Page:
“Enthusiastic, Energetic, Dedicated, Passionate, Knowledgeable, Fun, Encouraging, Inspiring, Supportive, Influential, Understanding, Attentive, Genuine”
As I begin the fourth marking period of my 25th year of teaching mathematics, I took some time to pause and reflect on my career. What does it mean to live a joyful life, and how can what you do each day impact your happiness and the happiness of others? What does a “successful” career as a secondary mathematics teacher look like?
For me, there is nothing better in this world than being a teacher! I have the privilege of waking up each day with the opportunity to make a difference. I get to spend every day talking about things that matter and helping my students explore things mathematically.
I love knowing that in our math classroom, it’s not always about what’s right and what’s wrong. Instead it’s about taking risks and figuring out what we think and what strategy would work best in solving the task at hand. It’s about learning from each other and building a community within our classroom. It’s about being joyful and making every moment count!
As a secondary mathematics teacher, I strive to provide an academic atmosphere in which each student is challenged to reach their highest level of moral, emotional, and intellectual development. I believe all students can learn and will learn in a nurturing environment. To build confidence, perseverance, risk-taking, and curiosity, teachers must create a classroom culture that helps students understand that they have the right to participate in their learning. Students achieve success when teachers create a positive atmosphere in which students feel brave enough to share ideas, strategies, and answers, and when they are taught to be kind and to listen to others.
Classroom experiences that create communities to collaborate with each other respectfully are key to student achievement. Having high expectations that all students are problem solvers and all students can think critically and communicate mathematically invites students to engage in challenging tasks and experience success. When teachers cultivate positive relationships – adults-to-students and peer-to-peer – they help foster student agency. Each student becomes an active and valued member of the classroom community. Students gain the courage to take risks and their mathematics environment becomes a joyful place to learn.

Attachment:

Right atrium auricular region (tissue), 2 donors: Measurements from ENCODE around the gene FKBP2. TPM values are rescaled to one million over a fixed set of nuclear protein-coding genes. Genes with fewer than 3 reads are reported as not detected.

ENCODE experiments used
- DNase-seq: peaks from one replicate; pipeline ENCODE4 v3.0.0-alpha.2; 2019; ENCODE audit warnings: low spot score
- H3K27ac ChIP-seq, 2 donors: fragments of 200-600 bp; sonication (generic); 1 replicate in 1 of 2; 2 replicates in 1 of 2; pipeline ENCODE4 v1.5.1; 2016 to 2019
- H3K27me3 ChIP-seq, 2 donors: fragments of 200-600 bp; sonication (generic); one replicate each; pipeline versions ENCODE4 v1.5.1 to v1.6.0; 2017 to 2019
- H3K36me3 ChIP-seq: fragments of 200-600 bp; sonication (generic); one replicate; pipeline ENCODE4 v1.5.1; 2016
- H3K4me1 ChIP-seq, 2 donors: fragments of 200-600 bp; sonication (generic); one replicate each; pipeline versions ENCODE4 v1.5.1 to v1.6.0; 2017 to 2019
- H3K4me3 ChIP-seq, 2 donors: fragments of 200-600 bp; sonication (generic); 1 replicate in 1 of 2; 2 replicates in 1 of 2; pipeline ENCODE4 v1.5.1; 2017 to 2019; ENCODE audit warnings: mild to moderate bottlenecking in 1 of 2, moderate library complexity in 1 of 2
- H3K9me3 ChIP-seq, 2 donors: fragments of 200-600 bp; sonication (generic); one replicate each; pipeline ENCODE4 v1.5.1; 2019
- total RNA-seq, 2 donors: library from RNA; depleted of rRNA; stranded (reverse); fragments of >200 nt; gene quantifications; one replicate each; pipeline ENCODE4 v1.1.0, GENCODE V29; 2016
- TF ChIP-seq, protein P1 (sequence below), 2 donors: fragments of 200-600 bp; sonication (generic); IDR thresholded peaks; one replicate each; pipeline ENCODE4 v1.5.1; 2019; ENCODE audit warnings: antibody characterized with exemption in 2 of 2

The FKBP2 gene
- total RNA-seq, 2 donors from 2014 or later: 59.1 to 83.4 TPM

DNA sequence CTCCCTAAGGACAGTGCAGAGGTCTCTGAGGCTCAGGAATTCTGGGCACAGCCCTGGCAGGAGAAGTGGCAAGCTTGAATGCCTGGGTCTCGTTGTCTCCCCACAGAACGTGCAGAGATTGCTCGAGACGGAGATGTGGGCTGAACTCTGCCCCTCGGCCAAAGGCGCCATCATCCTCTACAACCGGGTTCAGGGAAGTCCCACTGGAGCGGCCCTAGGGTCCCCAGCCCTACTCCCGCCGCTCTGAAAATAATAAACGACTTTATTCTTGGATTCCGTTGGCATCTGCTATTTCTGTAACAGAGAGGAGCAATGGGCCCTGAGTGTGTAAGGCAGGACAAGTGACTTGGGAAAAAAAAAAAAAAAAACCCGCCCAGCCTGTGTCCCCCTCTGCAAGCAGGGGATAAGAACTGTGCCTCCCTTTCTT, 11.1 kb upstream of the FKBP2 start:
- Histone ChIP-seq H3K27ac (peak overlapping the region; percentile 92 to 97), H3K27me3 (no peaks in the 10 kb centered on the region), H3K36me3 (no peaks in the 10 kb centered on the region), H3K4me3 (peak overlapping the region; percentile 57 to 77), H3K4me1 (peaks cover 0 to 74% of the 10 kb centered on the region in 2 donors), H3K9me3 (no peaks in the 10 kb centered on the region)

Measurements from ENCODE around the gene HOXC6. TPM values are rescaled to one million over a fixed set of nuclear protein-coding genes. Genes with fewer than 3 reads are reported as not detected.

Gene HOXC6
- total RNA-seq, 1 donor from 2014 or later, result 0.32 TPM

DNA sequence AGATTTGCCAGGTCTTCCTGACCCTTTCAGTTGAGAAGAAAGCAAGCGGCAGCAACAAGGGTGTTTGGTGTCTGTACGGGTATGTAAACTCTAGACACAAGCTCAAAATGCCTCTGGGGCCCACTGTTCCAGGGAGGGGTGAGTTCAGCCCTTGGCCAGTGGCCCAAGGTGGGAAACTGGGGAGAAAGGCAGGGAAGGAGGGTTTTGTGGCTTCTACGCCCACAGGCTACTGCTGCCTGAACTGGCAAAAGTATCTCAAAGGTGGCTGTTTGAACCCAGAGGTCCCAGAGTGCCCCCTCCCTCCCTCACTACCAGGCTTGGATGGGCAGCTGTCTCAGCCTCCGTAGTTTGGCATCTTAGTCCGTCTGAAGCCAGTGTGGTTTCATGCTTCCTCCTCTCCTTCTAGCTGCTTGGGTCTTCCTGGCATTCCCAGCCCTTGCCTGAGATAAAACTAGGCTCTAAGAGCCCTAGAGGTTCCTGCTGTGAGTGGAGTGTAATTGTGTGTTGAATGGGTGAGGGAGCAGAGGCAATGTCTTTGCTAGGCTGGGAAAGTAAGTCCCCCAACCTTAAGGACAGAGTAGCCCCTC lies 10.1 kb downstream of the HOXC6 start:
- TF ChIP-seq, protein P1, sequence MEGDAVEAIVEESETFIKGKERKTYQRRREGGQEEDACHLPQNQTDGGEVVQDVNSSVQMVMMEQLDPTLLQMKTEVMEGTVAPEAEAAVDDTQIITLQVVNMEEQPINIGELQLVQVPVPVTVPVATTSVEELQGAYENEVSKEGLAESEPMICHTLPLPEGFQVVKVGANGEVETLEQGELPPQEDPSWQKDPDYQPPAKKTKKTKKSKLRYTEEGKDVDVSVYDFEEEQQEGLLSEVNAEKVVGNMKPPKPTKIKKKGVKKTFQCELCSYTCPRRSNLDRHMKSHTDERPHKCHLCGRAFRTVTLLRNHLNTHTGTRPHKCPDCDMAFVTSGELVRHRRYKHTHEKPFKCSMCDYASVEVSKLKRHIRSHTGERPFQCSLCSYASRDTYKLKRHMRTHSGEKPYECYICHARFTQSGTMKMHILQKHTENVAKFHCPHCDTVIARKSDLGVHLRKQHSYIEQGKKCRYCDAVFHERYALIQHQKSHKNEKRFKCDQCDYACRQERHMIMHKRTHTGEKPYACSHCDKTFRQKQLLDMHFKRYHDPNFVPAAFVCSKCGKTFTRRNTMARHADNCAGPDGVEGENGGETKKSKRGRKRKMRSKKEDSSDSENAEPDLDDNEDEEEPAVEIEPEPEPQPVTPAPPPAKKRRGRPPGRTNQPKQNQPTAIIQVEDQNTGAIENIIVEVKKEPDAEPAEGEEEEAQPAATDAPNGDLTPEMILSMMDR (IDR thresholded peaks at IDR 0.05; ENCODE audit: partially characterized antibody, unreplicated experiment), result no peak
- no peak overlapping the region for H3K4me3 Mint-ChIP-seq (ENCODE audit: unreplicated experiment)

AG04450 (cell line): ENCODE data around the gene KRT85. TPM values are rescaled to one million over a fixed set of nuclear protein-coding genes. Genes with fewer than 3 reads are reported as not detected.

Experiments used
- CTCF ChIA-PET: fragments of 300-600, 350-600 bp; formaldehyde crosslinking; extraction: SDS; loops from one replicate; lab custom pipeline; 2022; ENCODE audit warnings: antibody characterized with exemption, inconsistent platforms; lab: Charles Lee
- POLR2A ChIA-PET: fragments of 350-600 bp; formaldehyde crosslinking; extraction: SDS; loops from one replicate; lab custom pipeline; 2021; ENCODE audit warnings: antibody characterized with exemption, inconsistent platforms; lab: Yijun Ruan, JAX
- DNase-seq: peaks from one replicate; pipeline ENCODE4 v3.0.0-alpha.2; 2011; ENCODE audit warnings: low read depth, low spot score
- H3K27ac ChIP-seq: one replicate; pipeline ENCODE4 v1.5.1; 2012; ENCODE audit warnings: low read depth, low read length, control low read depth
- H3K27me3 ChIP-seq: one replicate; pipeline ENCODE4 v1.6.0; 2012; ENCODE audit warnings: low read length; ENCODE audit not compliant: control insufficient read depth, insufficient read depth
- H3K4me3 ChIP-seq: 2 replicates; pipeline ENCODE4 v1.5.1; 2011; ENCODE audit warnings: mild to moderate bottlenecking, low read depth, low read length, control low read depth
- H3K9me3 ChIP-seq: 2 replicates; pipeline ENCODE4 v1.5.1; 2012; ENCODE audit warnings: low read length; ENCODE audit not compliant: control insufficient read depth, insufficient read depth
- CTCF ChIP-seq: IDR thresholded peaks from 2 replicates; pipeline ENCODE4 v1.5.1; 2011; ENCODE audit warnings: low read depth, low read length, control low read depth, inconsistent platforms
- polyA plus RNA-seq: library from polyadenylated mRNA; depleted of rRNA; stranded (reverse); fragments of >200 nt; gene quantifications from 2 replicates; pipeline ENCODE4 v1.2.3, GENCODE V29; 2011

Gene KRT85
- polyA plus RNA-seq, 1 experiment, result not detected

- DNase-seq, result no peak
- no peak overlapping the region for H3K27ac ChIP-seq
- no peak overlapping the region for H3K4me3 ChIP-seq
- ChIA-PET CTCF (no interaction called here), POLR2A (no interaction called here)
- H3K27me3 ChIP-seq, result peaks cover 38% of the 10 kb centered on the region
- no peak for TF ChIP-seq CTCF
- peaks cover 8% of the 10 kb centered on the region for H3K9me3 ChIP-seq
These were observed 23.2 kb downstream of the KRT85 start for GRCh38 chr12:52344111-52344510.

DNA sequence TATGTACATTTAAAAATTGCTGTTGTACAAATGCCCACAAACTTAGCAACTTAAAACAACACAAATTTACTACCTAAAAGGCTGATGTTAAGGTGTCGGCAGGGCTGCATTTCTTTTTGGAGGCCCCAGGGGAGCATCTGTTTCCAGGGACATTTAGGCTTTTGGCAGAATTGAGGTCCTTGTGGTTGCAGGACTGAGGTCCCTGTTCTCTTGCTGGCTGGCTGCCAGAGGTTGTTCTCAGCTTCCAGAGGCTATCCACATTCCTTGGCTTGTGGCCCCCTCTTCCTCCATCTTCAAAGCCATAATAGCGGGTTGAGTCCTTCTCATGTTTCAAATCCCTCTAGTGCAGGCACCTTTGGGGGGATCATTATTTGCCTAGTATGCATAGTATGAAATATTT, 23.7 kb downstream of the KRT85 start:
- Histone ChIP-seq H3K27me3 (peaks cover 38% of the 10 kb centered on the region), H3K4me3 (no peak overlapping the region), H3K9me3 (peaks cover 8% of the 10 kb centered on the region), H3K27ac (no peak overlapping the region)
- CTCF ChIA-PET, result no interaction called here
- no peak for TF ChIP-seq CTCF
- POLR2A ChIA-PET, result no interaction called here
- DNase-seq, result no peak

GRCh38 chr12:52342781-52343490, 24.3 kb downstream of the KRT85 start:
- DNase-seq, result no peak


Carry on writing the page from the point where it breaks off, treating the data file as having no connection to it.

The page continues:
Being a part of the Delaware Mathematics Coalition (DMC) for the past ten years has helped me develop and evolve as a teacher. The work I engage in with our state-wide community has helped create more joyful and meaningful experiences for both me and my students. Whether it’s interacting with each other during an open-ended math task, going around and sharing our opinions during a “Talking Points” activity, telling each other our own math stories, or learning a new number talk routine, the work that we teachers do at our DMC sessions is invaluable.
Growing as a professional, creating a positive culture within the mathematics classroom, and having high expectations allow both me and my students to be all we can possibly be and to reach our highest potentials. We as teachers need to give children the best education now so that we can unlock promising futures for them. Classrooms should be a place for rejoicing. Our teaching careers should be filled with happiness. And it all boils down to this – “Creating Joy Counts!”
Lorianne Kalb is a grade seven mathematics teacher at Gunning Bedford Middle School in the Colonial School District, where she also serves as a Lead Mentor in the District’s Induction Program. She is team leader at Gunning Bedford, a district level teacher leader, and an active member of the Delaware Mathematics Coalition. She is a highly respected educator and the 1996 recipient of the Science Alliance and DuPont Award for Excellence in Mathematics and Science Teaching and the 1999 Presidential Awardee for Excellence in Mathematics Teaching. She was also Gunning Bedford’s Teacher of the Year in 1997 and 2020. Lorianne is passionate about equity in mathematics and has high expectations for her students as problem solvers. She is a Math Marigold participant in the Delaware Math Coalition’s Leadership Coaching Lab project.